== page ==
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I recently attended the midnight release of Star Wars: Episode I: The Phantom Menace 3D. I was very unsure as to what I should expect for this movie.  The two primary things I asked myself were: how would this movie be able to be converted into a 3D film worth watching more than ten years after its initial release, and what kind of turnout would I run into for the midnight showing? Now if anyone can remember back to when The Phantom Menace was first released, there were people camping out for weeks just to be the first ones to see it; it was one of the most hyped movie releases of all time. This time around…not so much. I arrived at the theater around 1030; 90 minutes prior to the start of the film so that I could find four seats together. When I got to the theater there was only one other small group waiting to see the movie and they looked too young to have been able to see the film the first time around.  The theater wound up being maybe half full once the movie started.

This is not so much a review of the movie itself as it has been out for so long and everyone has already formed their own opinions on it, but a review of the re-release in 3D and what we can expect for the 3D release of the remaining 5 Star Wars films.

The 3D for this movie was actually a lot better than I had expected it to be. The opening scroll is one of the most important parts of any Star Wars film and it was quite enhanced and pops right out at you. All of the text throughout the film is this way, including all of the subtitles used when another language is spoken. I found myself taking my glasses off and on from time to time to see what really was and was not enhanced. This was because it didn’t really feel like an obnoxious 3D movie you might see where it is hard to focus your eyes because of the poor quality of glasses or too much happening or whatever other reason. I can’t really stress this enough.  Most 3D movies I have seen in the theaters are very straining on my eyes and never focus as well as I want them to, this conversion seemed to flow very well for me.  The scenes just kind of popped and looked nicer and clearer and certain things really stood out much better like foreground characters(specifically CGI/holograms), special effects, and most importantly…lightsabers. The only time anything really was thrown at the audience was during the Droid Army-Gungan Battle when a blue ball is thrown towards you.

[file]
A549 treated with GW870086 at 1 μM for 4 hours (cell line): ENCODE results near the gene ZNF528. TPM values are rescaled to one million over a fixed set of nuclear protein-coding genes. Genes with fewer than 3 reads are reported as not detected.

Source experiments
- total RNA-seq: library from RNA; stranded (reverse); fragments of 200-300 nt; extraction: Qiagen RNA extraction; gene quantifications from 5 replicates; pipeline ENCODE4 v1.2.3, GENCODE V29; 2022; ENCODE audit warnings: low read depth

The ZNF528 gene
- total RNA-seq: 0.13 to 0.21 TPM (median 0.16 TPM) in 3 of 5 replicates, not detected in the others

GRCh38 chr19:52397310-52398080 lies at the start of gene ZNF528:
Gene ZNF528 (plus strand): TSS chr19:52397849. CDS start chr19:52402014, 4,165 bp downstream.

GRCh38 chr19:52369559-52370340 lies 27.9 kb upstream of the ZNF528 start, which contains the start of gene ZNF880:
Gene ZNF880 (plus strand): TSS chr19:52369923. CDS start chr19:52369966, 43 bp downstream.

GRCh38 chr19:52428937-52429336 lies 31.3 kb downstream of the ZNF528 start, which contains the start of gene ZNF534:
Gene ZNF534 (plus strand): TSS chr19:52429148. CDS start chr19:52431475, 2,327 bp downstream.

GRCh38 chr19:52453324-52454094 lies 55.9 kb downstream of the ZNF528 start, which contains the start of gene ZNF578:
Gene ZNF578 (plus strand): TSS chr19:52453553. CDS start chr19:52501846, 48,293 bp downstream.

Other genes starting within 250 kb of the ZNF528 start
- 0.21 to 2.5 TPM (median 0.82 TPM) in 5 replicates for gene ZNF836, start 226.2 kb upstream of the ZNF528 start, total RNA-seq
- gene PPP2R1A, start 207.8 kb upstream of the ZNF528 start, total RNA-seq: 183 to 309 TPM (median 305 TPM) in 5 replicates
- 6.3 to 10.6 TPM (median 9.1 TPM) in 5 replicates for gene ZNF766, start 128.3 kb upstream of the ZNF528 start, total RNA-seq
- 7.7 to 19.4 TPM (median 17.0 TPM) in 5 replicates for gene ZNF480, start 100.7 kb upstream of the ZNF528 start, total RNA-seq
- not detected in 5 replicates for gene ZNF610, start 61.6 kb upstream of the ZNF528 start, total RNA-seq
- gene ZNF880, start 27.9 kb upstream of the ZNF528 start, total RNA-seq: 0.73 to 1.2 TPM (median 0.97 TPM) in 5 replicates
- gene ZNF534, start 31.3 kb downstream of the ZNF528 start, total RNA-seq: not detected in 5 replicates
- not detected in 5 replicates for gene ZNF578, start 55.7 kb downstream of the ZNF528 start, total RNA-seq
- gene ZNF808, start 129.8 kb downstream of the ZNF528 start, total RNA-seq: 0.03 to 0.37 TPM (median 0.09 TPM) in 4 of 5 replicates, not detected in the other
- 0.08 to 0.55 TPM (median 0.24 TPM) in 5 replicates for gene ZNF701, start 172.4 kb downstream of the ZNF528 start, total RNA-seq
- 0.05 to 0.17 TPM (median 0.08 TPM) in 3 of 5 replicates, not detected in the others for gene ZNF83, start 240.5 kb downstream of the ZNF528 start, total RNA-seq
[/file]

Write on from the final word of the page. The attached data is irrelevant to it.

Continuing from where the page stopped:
The highlight of the enhanced 3D film is the same as the highlight of the original movie: the epic(I do not use this word loosely) lightsaber fight between Darth Maul, Qui-Gon and Obi-Wan. I cannot start to explain how excited I was for this part of the movie; I was ten years old all over again. The lightsabers were 3D while the characters looked slightly enhanced but weren’t popping out of the screen.  All of the subtle 3D additions seemed to somehow enhance these scenes. There was also one major change to this movie from the original 1999 release and this was Yoda being converted from a puppet to CGI. This change was included on the recent Complete Saga Blu-Ray release.  The change bothered me initially, but makes sense for the continuity of Episodes 2 and 3 using a non-puppet Yoda.

If you have not yet seen The Phantom Menace then by all means go and see it in 3D.  Qui-Gon Jinn played by Liam Neeson and Darth Maul by Ray Park remain two of my very favorite characters in the entire expanded Star Wars universe.  Despite it not being the best of the “Saga” it is still very enjoyable and begins to show the progression of many important characters and the very political demise of the Galactic Republic into the Galactic Empire.

The following is going to be extremely opinionated:  Seeing The Phantom Menace for the first time in a few years and listening to many Star Wars “fans” opinions on the prequel films made me somewhat unexcited for certain parts of the movie, i.e. Jar Jar Binks and podracing. After watching it again I cannot see why everyone is so down about the movie.  Jar Jar is obviously not Han Solo, so don’t expect him to be more than the silly comedic character he was intended for.  Not everything George Lucas makes is going to be The Empire Strikes Back or Raiders of the Lost Ark so don’t expect it to be and you won’t be disappointed. I for one cannot wait another year for Attack of the Clones 3D, but that’s mostly the fanboy in me.